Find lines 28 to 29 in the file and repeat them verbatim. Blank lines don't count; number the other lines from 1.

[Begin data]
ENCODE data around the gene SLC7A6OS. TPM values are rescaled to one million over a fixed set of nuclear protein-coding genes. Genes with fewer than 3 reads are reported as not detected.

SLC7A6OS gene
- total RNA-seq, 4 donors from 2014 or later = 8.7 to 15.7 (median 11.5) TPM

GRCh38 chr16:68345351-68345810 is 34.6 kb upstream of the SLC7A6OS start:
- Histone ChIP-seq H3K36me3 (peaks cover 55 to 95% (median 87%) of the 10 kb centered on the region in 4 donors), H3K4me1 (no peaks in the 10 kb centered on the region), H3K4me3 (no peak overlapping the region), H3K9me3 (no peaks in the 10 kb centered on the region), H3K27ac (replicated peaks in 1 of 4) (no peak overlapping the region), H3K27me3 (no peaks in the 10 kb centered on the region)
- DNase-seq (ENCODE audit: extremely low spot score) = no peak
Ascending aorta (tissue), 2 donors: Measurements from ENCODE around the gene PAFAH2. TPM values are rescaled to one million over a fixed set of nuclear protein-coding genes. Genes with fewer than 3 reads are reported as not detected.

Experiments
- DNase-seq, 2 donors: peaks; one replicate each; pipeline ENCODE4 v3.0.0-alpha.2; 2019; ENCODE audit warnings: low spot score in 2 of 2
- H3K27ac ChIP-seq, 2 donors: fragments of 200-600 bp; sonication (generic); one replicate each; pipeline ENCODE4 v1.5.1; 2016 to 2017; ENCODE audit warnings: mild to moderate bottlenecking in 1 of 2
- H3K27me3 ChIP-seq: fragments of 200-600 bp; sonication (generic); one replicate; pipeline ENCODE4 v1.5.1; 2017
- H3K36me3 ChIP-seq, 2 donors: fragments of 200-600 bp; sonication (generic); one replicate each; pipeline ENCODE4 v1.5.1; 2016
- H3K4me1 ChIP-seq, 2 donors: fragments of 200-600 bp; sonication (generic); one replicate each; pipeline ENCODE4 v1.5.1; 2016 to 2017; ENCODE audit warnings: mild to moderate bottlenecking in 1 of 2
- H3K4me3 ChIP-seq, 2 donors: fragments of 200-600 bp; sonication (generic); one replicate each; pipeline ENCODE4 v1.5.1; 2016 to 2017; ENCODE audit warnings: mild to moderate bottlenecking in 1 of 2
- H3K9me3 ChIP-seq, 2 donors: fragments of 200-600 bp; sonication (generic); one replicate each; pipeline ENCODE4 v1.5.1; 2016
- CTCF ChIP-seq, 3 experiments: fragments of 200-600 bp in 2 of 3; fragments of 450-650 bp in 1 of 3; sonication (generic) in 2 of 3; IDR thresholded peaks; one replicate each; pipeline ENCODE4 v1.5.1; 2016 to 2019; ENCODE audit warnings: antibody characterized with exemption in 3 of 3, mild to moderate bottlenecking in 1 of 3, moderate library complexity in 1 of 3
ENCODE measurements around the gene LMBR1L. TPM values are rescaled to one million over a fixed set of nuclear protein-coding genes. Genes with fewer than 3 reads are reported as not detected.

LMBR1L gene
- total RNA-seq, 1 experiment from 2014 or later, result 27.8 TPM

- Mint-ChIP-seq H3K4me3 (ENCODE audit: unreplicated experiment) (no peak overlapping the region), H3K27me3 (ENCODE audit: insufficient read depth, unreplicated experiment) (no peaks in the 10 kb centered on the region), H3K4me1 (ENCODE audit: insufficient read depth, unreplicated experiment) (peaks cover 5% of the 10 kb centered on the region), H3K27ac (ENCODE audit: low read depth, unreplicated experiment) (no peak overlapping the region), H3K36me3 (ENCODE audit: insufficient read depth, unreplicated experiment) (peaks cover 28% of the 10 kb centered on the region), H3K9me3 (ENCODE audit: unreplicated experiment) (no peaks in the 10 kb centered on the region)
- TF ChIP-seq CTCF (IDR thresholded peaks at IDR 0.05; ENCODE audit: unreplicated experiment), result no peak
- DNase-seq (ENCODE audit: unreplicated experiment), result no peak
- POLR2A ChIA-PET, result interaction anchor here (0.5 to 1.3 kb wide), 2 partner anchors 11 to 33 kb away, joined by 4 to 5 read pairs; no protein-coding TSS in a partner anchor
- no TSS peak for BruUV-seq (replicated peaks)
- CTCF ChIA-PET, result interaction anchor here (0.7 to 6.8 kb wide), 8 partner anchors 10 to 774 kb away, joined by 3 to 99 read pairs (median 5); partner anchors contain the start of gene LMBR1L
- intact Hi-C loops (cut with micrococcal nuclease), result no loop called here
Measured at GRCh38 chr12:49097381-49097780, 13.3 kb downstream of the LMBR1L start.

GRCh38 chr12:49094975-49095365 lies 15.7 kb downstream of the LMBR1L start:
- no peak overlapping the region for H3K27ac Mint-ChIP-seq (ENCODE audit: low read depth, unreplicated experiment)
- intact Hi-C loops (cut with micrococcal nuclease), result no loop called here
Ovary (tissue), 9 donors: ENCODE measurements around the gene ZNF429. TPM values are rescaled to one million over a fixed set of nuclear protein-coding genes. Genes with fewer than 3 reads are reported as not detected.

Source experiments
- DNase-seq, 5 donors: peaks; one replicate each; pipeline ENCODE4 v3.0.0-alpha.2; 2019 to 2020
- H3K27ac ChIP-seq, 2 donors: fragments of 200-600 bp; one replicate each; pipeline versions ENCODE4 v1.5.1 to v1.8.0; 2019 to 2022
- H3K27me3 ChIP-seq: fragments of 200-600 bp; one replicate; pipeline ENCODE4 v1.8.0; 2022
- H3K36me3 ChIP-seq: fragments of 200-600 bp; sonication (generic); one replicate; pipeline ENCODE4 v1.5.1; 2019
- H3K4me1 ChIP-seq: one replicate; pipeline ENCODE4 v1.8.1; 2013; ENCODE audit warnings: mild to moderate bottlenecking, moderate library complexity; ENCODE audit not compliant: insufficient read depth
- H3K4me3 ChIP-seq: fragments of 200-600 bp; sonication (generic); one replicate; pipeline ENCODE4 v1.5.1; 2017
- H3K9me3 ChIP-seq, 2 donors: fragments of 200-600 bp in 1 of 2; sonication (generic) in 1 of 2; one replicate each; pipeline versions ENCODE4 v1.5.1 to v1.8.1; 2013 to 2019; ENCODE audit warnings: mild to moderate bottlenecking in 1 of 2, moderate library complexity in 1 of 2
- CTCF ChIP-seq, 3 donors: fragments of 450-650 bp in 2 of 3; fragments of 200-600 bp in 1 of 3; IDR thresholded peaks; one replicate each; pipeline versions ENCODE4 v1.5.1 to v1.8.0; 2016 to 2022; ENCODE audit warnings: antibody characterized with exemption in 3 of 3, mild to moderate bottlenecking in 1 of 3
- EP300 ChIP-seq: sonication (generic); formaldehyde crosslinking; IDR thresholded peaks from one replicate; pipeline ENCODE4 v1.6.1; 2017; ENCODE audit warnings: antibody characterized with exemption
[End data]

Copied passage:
GRCh38 chr12:49094975-49095365 lies 15.7 kb downstream of the LMBR1L start:
- no peak overlapping the region for H3K27ac Mint-ChIP-seq (ENCODE audit: low read depth, unreplicated experiment)